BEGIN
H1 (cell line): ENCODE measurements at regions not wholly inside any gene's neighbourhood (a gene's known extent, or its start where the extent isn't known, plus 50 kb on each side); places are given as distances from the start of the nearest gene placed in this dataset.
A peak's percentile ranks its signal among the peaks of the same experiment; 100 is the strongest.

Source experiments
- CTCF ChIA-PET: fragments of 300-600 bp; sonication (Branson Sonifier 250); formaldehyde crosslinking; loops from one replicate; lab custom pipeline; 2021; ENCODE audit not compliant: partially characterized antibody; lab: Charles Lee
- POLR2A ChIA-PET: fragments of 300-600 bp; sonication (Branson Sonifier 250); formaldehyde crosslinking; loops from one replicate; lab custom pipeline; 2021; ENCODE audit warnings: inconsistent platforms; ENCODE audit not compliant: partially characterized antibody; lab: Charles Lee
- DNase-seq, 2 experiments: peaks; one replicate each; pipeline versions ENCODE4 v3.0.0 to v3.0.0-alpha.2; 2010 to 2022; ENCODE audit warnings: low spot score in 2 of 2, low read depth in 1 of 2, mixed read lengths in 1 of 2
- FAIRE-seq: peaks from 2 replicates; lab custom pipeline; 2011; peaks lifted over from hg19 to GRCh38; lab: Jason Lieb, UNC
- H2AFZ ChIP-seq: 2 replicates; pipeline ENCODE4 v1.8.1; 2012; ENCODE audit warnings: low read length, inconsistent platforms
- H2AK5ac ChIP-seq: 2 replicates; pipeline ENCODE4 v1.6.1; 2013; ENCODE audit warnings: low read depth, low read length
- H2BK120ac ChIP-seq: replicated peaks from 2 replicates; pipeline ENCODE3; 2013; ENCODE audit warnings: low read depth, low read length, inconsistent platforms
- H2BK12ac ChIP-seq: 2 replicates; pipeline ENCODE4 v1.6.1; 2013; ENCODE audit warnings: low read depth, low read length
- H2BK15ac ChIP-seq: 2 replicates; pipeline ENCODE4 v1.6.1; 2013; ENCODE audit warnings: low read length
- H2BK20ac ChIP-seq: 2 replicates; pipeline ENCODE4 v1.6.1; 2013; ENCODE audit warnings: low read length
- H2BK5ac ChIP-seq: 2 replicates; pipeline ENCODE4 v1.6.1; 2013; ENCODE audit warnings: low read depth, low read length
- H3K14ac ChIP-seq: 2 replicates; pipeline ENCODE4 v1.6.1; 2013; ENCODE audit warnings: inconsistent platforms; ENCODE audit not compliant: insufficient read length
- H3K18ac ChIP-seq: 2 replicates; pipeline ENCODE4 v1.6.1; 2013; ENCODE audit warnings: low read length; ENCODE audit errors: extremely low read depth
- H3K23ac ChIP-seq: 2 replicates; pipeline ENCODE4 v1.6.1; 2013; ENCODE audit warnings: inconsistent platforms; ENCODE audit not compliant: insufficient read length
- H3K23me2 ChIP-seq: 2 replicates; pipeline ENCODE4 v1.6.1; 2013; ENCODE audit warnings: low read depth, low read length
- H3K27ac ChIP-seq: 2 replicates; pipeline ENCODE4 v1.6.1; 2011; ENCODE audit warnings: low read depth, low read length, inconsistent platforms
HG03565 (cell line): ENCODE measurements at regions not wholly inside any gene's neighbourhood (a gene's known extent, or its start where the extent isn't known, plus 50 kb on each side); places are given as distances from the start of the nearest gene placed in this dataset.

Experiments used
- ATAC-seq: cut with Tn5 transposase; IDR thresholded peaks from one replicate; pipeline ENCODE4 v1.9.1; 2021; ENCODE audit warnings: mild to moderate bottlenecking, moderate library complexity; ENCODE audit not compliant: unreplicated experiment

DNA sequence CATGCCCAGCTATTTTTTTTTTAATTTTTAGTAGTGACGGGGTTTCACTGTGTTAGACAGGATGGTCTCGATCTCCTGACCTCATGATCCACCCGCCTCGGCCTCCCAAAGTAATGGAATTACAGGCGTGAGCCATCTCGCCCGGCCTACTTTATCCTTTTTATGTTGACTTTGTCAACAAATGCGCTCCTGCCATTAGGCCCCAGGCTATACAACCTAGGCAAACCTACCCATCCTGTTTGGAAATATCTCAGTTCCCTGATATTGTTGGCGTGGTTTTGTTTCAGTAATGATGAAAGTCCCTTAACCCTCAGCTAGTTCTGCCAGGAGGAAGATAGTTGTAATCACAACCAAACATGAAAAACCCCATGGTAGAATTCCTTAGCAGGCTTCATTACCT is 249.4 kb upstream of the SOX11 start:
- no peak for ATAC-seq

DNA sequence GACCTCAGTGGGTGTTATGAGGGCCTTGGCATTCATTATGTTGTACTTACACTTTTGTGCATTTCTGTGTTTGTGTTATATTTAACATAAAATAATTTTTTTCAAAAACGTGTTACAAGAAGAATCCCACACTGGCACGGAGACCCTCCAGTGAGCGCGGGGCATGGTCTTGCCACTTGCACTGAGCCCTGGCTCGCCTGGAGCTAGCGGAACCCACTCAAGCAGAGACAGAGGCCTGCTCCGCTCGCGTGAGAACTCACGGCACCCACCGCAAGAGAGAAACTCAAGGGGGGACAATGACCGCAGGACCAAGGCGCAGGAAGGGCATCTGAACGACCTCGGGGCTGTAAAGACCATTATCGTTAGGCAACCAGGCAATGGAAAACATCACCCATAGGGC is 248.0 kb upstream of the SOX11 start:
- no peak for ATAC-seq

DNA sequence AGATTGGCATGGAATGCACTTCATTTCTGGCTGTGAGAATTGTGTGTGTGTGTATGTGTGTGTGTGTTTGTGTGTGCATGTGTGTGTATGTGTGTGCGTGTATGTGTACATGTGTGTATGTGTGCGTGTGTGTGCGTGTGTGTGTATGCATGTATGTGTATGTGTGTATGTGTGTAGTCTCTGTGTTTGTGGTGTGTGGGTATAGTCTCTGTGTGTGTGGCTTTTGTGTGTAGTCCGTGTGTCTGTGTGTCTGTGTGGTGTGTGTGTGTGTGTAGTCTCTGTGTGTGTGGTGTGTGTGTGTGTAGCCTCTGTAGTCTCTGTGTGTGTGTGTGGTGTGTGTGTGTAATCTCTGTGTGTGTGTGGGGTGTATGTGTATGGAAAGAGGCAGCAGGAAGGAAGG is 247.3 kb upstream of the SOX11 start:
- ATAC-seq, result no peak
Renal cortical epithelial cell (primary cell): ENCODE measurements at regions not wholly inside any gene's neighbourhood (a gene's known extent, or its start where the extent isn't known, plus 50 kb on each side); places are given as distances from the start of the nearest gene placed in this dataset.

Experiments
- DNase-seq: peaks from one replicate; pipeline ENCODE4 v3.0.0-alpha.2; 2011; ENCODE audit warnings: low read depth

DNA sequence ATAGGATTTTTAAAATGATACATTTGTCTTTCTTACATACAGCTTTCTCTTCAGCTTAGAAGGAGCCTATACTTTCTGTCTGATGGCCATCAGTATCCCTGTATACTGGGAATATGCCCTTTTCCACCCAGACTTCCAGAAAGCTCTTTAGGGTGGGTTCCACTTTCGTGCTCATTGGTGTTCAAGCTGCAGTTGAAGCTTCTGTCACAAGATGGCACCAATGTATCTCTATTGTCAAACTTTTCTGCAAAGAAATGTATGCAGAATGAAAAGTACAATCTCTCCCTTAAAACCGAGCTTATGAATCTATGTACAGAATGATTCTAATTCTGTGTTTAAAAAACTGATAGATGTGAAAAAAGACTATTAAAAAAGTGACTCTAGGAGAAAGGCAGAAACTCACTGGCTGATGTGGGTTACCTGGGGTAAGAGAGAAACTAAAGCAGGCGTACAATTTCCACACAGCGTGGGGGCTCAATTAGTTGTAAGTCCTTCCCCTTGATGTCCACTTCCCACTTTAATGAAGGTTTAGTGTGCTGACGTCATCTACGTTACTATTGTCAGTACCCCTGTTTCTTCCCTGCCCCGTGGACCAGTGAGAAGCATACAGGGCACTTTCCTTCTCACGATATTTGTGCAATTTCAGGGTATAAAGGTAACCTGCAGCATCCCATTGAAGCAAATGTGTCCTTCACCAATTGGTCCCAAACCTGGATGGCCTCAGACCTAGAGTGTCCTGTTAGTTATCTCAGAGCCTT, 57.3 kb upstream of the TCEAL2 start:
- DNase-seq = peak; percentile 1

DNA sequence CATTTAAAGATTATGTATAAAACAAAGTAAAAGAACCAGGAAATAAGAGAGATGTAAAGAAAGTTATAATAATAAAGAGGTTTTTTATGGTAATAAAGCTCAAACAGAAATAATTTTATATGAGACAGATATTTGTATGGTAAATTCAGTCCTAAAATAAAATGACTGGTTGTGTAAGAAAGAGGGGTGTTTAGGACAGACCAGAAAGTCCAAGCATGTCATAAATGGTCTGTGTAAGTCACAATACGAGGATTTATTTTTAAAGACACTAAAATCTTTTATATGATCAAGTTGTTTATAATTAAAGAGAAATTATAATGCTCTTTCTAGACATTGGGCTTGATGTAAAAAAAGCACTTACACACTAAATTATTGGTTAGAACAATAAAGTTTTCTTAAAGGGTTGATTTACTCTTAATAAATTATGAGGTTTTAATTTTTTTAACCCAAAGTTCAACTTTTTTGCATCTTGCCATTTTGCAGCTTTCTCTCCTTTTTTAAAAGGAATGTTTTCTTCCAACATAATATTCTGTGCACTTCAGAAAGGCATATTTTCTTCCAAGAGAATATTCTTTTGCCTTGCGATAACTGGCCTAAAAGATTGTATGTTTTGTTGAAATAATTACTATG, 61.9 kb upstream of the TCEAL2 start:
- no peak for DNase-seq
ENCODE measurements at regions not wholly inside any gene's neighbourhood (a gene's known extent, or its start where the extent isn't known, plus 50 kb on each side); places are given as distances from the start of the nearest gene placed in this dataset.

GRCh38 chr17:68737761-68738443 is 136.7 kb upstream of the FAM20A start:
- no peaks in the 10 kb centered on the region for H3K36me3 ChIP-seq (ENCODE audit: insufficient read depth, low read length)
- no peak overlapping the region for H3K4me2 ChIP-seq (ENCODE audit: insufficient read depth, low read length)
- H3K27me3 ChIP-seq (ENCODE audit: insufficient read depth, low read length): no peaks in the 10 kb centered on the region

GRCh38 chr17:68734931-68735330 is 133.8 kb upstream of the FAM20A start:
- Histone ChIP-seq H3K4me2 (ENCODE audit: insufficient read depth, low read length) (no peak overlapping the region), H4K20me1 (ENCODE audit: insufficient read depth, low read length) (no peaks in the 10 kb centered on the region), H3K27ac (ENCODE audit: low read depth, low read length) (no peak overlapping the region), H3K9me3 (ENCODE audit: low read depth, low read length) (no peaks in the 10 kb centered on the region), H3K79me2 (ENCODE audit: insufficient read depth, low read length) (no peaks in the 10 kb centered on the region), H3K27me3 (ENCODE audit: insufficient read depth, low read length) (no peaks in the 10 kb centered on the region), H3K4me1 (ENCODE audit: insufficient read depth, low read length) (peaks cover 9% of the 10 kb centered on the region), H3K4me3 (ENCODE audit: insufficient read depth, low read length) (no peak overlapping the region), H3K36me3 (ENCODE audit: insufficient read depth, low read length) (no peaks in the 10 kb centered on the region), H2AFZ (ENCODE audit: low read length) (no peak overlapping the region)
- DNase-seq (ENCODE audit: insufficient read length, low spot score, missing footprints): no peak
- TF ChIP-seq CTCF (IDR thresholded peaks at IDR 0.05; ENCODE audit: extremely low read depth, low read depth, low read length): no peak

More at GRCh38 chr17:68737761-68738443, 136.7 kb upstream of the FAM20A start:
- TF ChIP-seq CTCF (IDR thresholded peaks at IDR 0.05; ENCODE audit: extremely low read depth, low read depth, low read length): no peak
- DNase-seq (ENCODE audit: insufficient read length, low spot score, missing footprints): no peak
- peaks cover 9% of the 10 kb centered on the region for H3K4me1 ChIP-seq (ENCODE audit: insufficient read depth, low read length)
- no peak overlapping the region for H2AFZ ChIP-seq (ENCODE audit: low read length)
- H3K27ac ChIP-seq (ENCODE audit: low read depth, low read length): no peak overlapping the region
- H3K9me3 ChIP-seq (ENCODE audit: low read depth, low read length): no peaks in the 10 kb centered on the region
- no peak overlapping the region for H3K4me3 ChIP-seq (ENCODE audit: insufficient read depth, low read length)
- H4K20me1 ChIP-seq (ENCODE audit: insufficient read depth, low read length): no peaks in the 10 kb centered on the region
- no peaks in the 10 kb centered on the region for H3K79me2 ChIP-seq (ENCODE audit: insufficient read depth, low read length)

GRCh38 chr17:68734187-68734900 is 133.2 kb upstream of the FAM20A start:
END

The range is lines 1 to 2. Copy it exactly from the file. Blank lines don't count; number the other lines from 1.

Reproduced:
H1 (cell line): ENCODE measurements at regions not wholly inside any gene's neighbourhood (a gene's known extent, or its start where the extent isn't known, plus 50 kb on each side); places are given as distances from the start of the nearest gene placed in this dataset.
A peak's percentile ranks its signal among the peaks of the same experiment; 100 is the strongest.